Written by Dr Liz Turner, University of Liverpool
The University of Liverpool is responsible for the public engagement activity strand of the N8 Policing Research Partnership’s Catalyst Project. A key objective for this activity strand is to create new knowledge about public perspectives on how university research can and should inform policing.
Earlier this year, as part of this activity strand’s work, an online survey of 1072 adults living in the North of England was carried out to capture their views on police and universities working together. Respondents were asked to indicate the extent to which they agreed or disagreed with a number of statements. The data indicate strong public support for independent research on the police but also reveal some public uncertainty about the extent to which universities can help to improve policing. More than 40% of respondents indicated that they either disagreed or did not know whether universities produce knowledge that can be used to improve policing. On the other hand there was clear support from some for police and universities working together to make policing more effective. However, it is worth noting that only 41% agreed that police should be able to set research priorities for universities.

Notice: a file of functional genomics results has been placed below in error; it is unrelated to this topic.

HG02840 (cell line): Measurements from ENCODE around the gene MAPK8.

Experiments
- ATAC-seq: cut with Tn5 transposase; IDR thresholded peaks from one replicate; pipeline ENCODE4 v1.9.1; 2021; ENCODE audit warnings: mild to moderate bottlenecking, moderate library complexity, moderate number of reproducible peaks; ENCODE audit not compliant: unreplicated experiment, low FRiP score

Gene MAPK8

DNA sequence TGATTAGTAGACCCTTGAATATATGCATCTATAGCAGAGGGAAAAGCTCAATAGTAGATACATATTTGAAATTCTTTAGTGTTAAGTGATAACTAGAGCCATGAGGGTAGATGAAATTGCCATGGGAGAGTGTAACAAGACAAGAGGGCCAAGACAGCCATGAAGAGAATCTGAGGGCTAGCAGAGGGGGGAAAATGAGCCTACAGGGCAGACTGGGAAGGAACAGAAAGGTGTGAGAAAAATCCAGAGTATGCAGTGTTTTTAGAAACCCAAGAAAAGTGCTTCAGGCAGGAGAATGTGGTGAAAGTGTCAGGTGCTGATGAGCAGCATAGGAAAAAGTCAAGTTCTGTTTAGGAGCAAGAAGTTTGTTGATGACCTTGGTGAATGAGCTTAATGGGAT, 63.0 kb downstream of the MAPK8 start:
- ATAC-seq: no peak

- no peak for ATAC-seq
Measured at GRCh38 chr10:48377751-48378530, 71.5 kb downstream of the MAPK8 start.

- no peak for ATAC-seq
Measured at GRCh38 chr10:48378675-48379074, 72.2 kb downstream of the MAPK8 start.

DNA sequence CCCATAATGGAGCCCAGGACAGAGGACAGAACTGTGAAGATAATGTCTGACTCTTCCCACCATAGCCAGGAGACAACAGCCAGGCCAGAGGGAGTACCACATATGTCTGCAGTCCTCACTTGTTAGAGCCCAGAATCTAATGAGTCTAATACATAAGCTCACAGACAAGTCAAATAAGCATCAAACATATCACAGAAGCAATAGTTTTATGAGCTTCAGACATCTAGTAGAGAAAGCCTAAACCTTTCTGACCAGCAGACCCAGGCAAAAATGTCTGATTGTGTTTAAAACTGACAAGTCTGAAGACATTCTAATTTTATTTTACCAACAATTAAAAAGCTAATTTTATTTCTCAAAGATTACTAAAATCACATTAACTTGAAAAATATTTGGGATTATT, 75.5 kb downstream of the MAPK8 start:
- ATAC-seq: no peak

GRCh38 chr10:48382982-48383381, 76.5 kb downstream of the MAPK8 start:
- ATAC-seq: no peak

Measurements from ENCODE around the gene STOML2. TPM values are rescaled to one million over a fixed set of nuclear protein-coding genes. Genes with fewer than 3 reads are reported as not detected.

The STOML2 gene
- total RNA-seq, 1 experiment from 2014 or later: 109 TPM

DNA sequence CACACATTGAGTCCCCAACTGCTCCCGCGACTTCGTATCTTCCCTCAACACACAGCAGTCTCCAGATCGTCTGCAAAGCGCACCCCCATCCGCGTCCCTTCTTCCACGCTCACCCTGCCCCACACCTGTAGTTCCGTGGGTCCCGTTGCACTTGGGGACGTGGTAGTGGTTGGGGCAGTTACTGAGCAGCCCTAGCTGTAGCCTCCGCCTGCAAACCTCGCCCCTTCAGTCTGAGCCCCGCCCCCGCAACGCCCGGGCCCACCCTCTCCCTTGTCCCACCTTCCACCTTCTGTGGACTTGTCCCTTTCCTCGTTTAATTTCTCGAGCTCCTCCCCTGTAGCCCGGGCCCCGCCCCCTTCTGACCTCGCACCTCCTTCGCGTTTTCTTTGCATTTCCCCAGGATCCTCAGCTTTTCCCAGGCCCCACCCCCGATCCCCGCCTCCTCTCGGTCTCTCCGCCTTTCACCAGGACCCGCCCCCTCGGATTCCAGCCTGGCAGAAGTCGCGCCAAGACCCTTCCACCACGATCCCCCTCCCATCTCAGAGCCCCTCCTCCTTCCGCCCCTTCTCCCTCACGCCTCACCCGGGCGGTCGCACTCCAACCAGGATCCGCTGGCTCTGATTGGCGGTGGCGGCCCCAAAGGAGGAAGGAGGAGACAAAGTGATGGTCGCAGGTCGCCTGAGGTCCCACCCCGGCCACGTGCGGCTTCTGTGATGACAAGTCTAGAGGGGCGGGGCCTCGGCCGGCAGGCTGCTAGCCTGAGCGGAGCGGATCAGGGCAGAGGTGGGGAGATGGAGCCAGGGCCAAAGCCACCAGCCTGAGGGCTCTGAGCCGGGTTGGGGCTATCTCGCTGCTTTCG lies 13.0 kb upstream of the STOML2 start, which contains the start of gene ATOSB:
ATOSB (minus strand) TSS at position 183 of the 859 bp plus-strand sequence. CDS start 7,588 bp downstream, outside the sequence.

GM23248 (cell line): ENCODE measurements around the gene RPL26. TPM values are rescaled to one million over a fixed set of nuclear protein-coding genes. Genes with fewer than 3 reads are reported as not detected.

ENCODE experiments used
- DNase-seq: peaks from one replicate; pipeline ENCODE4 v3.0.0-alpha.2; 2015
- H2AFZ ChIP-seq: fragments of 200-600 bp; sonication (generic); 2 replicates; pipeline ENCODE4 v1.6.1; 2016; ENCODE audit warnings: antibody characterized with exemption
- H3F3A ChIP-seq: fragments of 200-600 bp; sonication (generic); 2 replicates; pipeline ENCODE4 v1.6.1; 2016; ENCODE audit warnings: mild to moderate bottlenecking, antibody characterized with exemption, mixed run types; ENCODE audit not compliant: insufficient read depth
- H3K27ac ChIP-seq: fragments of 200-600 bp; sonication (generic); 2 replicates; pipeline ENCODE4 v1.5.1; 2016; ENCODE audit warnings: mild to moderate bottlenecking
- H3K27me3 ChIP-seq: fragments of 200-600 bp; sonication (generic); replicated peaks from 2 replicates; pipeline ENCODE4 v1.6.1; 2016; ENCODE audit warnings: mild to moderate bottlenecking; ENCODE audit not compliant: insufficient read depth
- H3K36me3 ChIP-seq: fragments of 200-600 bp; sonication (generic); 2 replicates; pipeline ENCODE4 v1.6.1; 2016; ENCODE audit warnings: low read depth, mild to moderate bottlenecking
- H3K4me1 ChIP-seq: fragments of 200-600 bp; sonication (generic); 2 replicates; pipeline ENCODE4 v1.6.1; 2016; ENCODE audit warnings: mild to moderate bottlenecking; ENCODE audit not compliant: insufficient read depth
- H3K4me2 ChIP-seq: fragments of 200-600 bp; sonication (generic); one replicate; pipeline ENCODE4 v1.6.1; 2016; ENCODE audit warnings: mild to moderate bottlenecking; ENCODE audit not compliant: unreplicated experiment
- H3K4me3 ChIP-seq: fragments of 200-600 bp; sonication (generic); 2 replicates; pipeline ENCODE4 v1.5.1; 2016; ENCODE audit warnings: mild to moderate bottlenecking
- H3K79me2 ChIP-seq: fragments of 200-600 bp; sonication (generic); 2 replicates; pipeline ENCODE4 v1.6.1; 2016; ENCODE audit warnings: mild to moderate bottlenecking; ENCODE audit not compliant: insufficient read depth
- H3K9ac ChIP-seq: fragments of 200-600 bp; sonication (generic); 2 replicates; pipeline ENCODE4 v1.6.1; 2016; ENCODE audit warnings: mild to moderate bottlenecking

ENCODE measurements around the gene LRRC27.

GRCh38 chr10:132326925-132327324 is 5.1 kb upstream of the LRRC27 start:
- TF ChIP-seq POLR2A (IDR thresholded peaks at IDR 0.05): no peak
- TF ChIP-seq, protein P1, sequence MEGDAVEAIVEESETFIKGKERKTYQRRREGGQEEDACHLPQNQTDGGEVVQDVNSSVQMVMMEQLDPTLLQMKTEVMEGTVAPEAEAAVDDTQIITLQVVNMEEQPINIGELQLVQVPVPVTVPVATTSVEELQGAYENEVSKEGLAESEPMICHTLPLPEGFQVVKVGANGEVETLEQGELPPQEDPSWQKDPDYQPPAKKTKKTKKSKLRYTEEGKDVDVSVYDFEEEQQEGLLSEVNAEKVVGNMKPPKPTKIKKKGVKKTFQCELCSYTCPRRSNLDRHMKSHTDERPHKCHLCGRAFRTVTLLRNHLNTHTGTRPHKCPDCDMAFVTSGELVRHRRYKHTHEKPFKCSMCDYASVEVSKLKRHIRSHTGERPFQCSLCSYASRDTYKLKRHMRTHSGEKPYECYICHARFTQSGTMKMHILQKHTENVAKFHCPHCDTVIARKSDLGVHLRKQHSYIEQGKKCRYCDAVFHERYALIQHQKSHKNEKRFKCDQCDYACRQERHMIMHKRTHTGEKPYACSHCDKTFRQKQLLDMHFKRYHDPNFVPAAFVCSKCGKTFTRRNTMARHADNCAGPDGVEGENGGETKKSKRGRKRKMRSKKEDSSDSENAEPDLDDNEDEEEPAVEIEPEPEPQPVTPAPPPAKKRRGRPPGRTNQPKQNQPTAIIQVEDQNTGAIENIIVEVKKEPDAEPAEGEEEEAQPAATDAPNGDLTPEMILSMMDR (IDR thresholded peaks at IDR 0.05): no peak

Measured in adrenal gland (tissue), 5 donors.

Initial analysis suggests that gender, age and educational background all affect respondents’ views on the relationship between police and universities. Women were more likely than men to agree that the police know best and less likely to agree that universities can produce knowledge to improve policing. However, it was not that women were less likely to explicitly disagree with these statements, but rather that they were more likely to say they did not know. It seems, then, that women are less certain about the contribution universities might make to improving policing. Respondents in the 18-24 age bracket were less likely to agree that the police know better than anyone how best to do their job, but also less likely to agree that independent research on the police is essential in a democratic society. Under 45s were more likely to agree that universities can produce knowledge to improve policing (but this is likely associated with the fact that they are much more likely to have attended university). Unsurprisingly, respondents whose highest qualification was at least a teaching or nursing qualification or university diploma were much more likely to agree that universities can produce knowledge to improve policing and that police and university researchers should work together to make policing more effective. Those with this level of qualification were also less likely to answer ‘don’t know’ to any of the questions. However, all of these factors are likely to interact with one another, and with trust and confidence. As such, further multivariate analysis will be necessary to untangle the relationships between these variables.